I grew up as a poor South Asian American in a Latino barrio of Los Angeles. As a gay South Asian, I discussed the issue with my partner who is Southeast Asian. He also thought race played a role in the ordeal Dharun Ravi faces and the charges brought against Molly Wei.

    The article mentions Ravi was born in Tamil Nadu and his parents are quite successful. However, they could have instilled a sense of humility in their son. Being Muslim, my family taught me the importance of “zakat” (charitable alms to those less fortunate). I went with my grandmother to Tijuana to the “colonias” (shanty towns) to spend time with Mexican orphans and distribute school supplies, shoes, toys, canned food items, clothing, etc. In high school, I was active in Key Club doing community service.

    Growing up in the barrio, I was spatially segregated from other Desis who lived in more higher income zip codes. Then I attended UCLA, and to be frank, I was shocked by some Desi kids who drove BMWs like Ravi. For the first time in my life, I felt “poor.” I didn’t know I was poor in high school, but now, looking at other Asian American kids from Del Mar, San Marino, Daly City, San Francisco, Irvine, etc., I felt “poor” and ashamed.

    I think the article from the New Yorker made me less sympathetic towards Dharun when he made comments to his friend Jason Tam about the poor.

    I feel Dharun Ravi has been “thrown under the bus.” I have sympathy for him because he’s a fellow Desi not because I excuse his actions. However, during the time of Tyler Clementi’s death, other cases of gay youth committing suicide hit the news circuit. Locally where I live, in Tehachapi, CA a gay youth hung himself from a tree.

    However, being gay like Tyler Clementi, I feel sorry he committed suicide. In my Muslim faith, suicide is “haram” (forbidden) and something I would never consider. I also have attempted to “mask my gayness” by being “hyper-masculine.” In many ways, like Ravi, I too have made comments which borderline on casual homophobia. To fit into my local South Asian community, I downplay my “gay identity” and have used slurs like “That’s gay” and what not. Like Ravi, I too come across cocky and a jerk at times. In my life, I have my gay life and my Desi life. Neither one ever crosses over to the other.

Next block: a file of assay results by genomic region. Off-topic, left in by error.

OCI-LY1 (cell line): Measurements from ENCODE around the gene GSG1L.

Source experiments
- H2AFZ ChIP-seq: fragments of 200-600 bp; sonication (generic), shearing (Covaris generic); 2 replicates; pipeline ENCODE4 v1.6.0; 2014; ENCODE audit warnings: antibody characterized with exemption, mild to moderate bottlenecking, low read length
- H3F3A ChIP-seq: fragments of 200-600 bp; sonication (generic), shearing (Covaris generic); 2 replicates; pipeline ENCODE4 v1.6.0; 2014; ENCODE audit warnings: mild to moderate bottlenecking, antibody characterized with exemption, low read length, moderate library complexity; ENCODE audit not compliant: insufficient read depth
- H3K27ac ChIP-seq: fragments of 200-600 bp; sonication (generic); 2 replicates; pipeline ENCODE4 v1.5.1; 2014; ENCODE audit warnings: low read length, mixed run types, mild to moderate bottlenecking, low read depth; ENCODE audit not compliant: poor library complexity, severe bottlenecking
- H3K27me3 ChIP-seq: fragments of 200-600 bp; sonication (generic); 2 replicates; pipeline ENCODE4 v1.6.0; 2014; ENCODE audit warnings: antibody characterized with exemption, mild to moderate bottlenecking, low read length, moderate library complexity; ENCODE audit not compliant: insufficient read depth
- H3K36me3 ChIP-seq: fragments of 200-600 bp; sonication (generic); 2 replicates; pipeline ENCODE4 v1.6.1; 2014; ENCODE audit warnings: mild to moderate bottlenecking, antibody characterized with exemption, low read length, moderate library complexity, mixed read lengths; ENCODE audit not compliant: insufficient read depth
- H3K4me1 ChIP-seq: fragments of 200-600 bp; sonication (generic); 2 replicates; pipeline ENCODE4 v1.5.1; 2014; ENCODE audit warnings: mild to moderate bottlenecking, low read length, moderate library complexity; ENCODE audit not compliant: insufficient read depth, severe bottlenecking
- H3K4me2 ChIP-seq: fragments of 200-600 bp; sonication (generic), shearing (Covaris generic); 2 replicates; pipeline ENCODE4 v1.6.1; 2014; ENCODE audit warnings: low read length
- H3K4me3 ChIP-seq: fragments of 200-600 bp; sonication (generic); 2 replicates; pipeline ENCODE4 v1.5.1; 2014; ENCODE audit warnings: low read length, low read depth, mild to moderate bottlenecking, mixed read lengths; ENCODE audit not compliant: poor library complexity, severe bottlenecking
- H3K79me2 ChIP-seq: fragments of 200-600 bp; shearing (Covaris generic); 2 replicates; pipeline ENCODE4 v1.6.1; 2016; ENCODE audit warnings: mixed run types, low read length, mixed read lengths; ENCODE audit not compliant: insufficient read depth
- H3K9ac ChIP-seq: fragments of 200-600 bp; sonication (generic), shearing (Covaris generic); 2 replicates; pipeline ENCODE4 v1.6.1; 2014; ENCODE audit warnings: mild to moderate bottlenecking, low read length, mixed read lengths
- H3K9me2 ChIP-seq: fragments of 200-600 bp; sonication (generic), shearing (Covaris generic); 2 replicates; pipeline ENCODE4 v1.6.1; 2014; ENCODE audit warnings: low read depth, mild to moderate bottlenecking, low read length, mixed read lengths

28. Abhi – very well written blog posting. I have been feeling for a while now that it was practically a murder trial and they were blaming Dharun Ravi for Tyler Clementi’s death. And I think it is ridiculous to pin a suicide on the actions of one person. Suicide and mental health are far more complex. While Dharun Ravi certainly should have been disciplined and reprimanded, I think the punishment he is getting far outweighs his actions. I feel bad for both Tyler Clementi, his family and Dharun Ravi. Tyler Clementi’s family wants answers and justice. But I am not sure this is really justice.

    Great writing on the blog post. I am forwarding it to friends.

    -Anita

  29. It was no more than a college dorm prank. Sometimes you end up paying a big price with your life and future for a trivial mistake. We all can learn a lot from this episode in how we conduct our lives. It looks like it is too late to help Dharun Ravi. What he is getting is too much justice in terms of the jury verdict. Is there a chance for him to appeal?

  30. Not sure if I understand some of the contentions from this post.

    1. but a jury of his “peers” goaded by that same prosecution then threw the book at him after he refused to admit guilt.

    ???? Isn’t the whole point of the prosecution to convince the jury to convict? Are you saying the prosecutor should have been less convincing?

    2. First generation South Asian American households are not the greatest environments to be raised socially conscious in. Compared to what?? My parents are Tamil immigrants, both of them were fervently conservative and opposed to gay marriage. Never in my wildest dreams would I ever pull the crap Ravi did. To me, the fact that he was raised by South Indians means we should throw the book at him. He should have known better. The “South Asian American” schtick is just a silly scapegoat.

    • I do not know how much of this thing is due to homophobic behavior. Suppose the roommate is having a hot date with a cheer leader or a movie celebrity woman student, would it be surprising if he would try to snoop? My room mate is doing something exotic and wanted me to stay away, my first instinct will be to be curious about it. Even if it is a fraternity initiation ceremony or some religious chanting. The University should have handled this as an internal matter.

      • my first instinct will be to be curious about it. Privacy is something the founding fathers (and most people with common sense) value. Curiosity is fine, but deciding to film it, then tweet about it afterwards is simply wrong.